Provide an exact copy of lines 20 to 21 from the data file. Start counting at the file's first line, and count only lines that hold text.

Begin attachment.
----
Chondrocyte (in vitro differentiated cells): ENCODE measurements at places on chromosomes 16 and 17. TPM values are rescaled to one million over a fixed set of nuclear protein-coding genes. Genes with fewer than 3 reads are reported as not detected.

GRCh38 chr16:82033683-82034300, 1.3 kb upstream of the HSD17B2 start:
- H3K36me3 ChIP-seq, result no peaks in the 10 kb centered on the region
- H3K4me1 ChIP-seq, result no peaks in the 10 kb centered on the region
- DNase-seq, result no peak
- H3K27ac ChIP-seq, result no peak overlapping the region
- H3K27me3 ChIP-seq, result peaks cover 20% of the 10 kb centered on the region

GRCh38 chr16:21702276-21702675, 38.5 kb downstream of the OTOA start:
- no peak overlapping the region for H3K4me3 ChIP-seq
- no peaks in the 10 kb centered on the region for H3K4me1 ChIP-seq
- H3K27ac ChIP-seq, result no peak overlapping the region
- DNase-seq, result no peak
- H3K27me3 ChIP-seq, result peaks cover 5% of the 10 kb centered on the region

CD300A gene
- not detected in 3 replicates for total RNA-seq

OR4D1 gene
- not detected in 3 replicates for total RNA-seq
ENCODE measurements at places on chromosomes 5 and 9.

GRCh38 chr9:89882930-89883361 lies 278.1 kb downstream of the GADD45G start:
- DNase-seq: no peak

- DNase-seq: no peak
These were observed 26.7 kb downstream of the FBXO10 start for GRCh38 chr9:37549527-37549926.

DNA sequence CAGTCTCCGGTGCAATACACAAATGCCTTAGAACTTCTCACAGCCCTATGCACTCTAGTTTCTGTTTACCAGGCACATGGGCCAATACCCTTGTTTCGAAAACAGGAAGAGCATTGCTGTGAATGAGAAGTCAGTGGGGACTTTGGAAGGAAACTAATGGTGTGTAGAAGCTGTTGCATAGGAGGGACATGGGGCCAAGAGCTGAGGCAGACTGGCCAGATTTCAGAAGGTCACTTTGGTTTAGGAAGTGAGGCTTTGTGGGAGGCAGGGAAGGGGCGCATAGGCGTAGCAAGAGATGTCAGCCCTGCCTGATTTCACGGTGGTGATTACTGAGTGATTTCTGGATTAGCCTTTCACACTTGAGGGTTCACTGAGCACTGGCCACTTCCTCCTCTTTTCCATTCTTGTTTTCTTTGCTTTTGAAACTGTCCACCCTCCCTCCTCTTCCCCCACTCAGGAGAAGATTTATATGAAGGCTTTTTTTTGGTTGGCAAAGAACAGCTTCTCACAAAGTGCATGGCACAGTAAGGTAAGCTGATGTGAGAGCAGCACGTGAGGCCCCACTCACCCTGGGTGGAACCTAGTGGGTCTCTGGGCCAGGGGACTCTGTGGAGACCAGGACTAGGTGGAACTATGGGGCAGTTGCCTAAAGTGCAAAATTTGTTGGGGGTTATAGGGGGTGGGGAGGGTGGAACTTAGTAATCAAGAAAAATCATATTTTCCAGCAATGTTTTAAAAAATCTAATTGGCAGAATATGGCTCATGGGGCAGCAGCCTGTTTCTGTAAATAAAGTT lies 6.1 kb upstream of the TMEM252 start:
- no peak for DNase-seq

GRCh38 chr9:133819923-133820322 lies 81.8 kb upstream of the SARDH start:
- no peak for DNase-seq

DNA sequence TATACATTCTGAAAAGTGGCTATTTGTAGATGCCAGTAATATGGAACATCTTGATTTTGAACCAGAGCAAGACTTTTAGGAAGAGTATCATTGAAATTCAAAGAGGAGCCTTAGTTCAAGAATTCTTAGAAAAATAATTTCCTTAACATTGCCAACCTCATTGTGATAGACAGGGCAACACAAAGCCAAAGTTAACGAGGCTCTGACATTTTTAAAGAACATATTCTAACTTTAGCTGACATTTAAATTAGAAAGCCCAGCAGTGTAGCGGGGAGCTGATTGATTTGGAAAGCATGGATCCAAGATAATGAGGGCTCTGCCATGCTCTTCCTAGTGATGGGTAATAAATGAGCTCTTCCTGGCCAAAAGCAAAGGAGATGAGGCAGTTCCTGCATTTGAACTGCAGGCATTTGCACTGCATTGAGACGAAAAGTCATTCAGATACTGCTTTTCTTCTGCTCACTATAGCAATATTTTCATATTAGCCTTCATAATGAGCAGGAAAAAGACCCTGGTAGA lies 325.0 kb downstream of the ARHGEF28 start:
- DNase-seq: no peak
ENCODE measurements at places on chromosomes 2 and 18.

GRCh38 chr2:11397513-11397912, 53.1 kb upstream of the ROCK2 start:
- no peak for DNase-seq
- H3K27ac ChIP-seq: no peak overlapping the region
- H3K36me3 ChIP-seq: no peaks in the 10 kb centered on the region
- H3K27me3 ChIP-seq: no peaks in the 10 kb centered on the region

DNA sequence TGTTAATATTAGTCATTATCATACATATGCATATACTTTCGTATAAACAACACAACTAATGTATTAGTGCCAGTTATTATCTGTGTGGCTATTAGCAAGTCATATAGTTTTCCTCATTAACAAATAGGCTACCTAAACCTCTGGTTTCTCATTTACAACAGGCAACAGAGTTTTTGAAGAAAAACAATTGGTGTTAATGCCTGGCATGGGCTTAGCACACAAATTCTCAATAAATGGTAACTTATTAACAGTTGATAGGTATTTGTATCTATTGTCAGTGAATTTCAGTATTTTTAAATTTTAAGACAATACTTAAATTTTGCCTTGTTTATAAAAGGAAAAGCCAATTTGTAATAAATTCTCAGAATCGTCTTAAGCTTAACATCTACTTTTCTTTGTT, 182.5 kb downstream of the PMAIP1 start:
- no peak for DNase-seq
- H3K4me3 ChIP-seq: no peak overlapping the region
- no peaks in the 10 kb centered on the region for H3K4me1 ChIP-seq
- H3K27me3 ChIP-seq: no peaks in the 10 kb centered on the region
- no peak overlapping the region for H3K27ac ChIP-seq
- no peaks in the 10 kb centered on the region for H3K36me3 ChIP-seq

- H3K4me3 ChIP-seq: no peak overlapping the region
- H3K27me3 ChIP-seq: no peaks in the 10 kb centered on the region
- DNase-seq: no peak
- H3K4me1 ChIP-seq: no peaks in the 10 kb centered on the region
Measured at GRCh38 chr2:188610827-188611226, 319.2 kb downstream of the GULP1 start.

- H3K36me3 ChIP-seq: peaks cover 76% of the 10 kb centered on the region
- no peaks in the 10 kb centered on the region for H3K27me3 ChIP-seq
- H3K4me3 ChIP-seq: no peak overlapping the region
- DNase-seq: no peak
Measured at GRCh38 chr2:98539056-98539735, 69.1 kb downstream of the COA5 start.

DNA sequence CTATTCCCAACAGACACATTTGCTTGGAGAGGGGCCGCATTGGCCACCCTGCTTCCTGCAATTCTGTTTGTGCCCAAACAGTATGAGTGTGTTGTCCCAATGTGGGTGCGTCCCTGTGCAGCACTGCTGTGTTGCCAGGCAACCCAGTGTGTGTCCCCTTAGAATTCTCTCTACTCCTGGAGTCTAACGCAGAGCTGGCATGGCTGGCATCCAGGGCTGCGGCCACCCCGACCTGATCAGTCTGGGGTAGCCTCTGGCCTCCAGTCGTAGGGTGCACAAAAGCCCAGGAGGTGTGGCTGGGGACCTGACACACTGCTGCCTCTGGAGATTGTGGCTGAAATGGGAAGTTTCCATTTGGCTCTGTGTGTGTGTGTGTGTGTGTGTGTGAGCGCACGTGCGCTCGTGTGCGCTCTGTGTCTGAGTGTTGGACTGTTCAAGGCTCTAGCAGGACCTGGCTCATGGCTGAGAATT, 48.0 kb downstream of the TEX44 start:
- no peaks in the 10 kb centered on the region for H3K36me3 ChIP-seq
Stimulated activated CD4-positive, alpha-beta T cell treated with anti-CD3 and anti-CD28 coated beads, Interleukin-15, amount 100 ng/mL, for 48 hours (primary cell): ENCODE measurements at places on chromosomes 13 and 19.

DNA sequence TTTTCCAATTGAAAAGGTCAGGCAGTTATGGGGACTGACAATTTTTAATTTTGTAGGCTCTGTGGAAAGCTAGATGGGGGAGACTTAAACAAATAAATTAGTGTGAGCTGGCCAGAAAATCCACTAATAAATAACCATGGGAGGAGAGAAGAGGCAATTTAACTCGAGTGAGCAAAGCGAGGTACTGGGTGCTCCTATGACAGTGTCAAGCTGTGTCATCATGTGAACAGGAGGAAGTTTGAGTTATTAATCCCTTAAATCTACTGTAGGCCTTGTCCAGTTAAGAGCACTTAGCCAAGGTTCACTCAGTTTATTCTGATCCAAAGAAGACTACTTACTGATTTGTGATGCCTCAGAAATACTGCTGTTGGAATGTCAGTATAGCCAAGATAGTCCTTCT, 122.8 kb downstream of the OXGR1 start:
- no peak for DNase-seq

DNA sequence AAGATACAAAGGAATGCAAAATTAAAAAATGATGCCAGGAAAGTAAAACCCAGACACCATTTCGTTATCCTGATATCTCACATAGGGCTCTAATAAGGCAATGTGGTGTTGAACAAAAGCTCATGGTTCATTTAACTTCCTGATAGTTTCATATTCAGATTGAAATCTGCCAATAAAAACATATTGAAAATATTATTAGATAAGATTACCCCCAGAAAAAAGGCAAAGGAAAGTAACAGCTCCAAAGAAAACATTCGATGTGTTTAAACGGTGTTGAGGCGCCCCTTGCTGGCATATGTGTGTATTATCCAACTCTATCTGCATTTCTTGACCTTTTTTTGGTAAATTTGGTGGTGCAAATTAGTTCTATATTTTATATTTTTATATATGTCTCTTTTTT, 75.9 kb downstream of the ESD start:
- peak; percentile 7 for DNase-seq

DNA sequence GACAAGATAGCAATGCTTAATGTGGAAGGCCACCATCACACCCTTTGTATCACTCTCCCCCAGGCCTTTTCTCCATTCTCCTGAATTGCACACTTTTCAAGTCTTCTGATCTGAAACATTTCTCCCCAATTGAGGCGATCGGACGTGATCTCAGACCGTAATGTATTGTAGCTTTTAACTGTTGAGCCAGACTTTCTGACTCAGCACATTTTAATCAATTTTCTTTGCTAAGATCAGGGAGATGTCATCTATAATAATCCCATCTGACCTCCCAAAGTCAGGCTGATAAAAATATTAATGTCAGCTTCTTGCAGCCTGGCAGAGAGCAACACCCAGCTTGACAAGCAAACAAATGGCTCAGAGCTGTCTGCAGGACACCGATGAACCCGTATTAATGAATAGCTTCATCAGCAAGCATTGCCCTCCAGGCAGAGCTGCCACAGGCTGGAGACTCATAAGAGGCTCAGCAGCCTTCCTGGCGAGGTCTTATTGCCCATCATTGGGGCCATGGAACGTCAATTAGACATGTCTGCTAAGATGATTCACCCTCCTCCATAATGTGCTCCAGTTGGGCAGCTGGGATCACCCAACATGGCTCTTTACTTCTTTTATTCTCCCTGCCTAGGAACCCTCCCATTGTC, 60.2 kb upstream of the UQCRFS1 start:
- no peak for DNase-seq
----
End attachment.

- DNase-seq: no peak

- DNase-seq: no peak